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Avoiding the Freshman Fifteen

Worried about the Freshman 15? Yeah, we’re talking about those 15 (and in some cases 20 or 25) pounds many freshmen pack on and complain about during the first year of college. There are many culprits: First taste of freedom can lead to some compromised nutritional choices, stress can translate into comfort eating, and campus pickings are often slim.

However, one of the biggest villains is sugar.  It’s in so much of the processed foods college students typically consume – packaged meats, bread and, of course, those late night desserts.  So, while students are trying to be conscious of fatty foods, high sugar consumption sneaks up on them and causes an ever-expanding waistline.  Sigh.  What’s a freshman to do?

In many parts of the world, the two ingredients are rarely eaten alone. Take doughnuts as an example. When the fresh carb-laden dough is deep-fried in oil, you get a classic combination of sugar and fat with a rich flavor and powerful mouthfeel that’s tough to pass up.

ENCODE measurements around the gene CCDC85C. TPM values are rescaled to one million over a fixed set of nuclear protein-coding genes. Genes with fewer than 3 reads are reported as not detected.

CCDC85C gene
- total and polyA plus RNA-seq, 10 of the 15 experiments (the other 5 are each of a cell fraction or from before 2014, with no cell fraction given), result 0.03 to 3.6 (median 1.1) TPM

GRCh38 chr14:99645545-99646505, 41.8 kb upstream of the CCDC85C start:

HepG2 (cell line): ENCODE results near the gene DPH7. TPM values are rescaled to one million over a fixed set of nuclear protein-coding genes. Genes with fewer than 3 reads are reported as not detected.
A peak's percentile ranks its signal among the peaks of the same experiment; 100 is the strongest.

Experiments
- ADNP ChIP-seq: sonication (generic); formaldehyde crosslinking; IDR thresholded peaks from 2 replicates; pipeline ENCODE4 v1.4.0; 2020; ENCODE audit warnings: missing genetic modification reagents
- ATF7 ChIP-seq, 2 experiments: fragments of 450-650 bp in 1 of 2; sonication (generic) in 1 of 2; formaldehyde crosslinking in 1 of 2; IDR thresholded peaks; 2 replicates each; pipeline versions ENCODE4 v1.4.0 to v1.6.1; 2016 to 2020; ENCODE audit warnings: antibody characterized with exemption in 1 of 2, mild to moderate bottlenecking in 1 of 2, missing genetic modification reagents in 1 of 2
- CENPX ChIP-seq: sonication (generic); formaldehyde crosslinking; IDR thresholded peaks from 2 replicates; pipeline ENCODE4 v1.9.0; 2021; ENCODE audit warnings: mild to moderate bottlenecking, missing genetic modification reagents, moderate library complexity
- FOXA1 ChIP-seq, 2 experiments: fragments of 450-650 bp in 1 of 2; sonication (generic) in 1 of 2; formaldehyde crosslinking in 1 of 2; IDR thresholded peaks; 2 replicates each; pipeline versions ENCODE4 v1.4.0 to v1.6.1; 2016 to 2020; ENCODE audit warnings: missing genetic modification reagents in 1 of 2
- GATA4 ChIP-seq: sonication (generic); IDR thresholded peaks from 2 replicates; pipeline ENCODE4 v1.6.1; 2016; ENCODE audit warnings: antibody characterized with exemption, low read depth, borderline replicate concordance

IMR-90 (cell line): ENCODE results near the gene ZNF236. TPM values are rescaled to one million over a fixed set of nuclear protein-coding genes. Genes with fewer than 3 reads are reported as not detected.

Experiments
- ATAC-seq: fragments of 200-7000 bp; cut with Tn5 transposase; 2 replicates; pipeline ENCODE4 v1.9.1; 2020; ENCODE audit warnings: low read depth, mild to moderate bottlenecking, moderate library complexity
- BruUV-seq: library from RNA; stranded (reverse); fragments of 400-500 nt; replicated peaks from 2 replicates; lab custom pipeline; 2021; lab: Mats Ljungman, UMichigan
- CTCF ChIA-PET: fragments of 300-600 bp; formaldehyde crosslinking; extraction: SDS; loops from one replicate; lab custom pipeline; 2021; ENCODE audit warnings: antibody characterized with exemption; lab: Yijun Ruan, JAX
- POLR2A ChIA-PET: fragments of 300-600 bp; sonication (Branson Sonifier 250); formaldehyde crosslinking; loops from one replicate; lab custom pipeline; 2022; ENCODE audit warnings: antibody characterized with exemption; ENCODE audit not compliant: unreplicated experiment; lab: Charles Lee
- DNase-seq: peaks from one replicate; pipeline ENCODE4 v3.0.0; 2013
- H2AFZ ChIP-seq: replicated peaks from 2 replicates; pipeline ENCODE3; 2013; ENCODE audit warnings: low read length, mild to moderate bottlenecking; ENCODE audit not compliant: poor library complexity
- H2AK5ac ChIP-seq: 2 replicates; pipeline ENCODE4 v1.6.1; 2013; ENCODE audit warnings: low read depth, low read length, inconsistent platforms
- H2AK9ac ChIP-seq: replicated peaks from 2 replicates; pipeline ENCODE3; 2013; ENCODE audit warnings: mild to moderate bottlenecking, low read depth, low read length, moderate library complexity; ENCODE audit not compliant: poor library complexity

But an increasing body of evidence is beginning to suggest that when eaten in isolation, fat doesn’t contribute to weight gain. On the other hand, dozens of studies indicate that sugar alone is significantly tied to packing on pounds.

 

That’s not all. A recent analysis found that drinking sugar-sweetened beverages like soda was associated with an increased risk of death, particularly among people who drank at least two a day.

Moderation and discernment are key.  Pay attention to the ingredients even when consuming foods you may assume are free of sugar.  If you find yourself surrounded by all things sugary sweet, practice moderation.

Learn more at the Business Insider.